Education & Family

Schools cherry-picking pupils who apply mid-year, says report

Child and teacher
Image caption Finding a school place in the middle of the year can be a struggle

Vulnerable children can struggle to find a school place if they apply mid-year, with some schools "cherry-picking" pupils, according to the chief schools adjudicator for England.

Some schools "unlawfully" interviewed children before deciding on in-year places, said Shan Scott in a report.

Others made background checks on would-be pupils, said Ms Scott, who became chief adjudicator in April.

The government said the report would help ensure fairer school admissions.

Delays to in-year admissions were a matter of concern, said Ms Scott, in her first annual report on the admissions system in England.

'Adverse effect'

In particular, there were safeguarding concerns about children in vulnerable families who could not quickly find school places, said the report.

"Parents may be at a loss to know where or how they should apply for an in-year place."

Some local authorities have suggested that parents looking for school places during the academic year "may typically approach three or four schools, occasionally as many as five or six, before receiving the offer of a place".

Under rules brought in by the Coalition government, schools that managed their own admissions, including academies and some faith schools, sometimes had "time-consuming" procedures for admitting pupils in the middle of the school year, which could result in "a child being out of school longer than should be necessary", said the report.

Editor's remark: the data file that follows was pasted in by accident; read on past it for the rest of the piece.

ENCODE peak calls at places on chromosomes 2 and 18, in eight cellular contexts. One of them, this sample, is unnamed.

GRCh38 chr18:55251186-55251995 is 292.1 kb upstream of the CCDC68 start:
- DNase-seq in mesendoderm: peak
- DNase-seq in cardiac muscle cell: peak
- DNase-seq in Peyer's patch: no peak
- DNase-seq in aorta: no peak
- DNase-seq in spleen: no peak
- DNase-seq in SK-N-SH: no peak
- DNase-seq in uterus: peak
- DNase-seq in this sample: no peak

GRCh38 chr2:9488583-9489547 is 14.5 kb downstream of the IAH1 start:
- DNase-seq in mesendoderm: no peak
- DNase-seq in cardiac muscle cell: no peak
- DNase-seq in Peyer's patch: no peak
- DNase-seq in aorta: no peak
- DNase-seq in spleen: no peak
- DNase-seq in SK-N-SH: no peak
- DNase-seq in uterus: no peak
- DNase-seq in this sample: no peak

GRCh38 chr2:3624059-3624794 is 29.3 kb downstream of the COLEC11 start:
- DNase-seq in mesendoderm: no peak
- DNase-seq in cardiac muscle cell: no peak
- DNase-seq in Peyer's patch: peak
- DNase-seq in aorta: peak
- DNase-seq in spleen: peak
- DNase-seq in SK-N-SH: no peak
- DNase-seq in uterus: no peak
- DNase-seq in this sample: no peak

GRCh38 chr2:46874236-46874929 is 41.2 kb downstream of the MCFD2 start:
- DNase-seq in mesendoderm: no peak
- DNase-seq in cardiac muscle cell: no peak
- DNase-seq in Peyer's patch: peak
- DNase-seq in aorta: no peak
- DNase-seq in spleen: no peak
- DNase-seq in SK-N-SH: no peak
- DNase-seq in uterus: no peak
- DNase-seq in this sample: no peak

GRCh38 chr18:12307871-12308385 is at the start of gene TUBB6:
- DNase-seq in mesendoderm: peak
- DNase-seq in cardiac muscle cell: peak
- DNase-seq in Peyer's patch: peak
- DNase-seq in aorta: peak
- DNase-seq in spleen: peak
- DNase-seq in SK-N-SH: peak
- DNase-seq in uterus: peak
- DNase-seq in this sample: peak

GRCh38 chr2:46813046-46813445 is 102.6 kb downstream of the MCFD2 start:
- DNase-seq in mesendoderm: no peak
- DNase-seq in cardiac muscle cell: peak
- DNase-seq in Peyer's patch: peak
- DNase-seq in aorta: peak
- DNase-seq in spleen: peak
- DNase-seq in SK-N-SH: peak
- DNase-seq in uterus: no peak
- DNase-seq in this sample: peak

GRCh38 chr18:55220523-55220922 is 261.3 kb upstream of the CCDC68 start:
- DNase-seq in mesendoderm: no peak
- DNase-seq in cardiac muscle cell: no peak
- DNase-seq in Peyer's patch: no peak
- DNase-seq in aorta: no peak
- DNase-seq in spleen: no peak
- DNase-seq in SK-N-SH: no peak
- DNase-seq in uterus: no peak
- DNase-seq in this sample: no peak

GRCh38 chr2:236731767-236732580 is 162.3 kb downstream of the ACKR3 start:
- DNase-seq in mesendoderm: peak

"If a school has available places in the relevant year group, they should be offered to applicants freely and without condition," it added.

But schools could be unwilling to admit children part-way through examination courses and some "do not wish to admit pupils who, it is felt, may have an adverse effect" on published performance tables.

"A few local authorities continue to report that parents are strongly encouraged by some schools to consider education at home for a child when such factors come into play," said the report.

Schools that managed their own admissions were meant to keep the local authority informed about mid-year applications and outcomes and to tell parents of their right to appeal if they were told there was not a place for their child, said the report.

But about a third of local councils told the authors that they were not kept up to date and it could, therefore, be difficult "to advise parents effectively of where vacancies may exist".

'Fair access'

The Local Government Association, which represents councils in England, supports calls for councils to resume responsibility for in-year admissions.

"Councils have a statutory duty to ensure that all children have a school place and are receiving a good education," said Richard Watts, chairman of the LGA's Children and Young People Board.

"There are far stronger safeguards in place to ensure maintained schools do not cherry-pick their pupils and the same measures should be in place for all state-funded schools."

A Department for Education spokeswoman said: "This annual report will help us to identify how we can continue to improve the admissions framework to ensure fair access to school places for all children."

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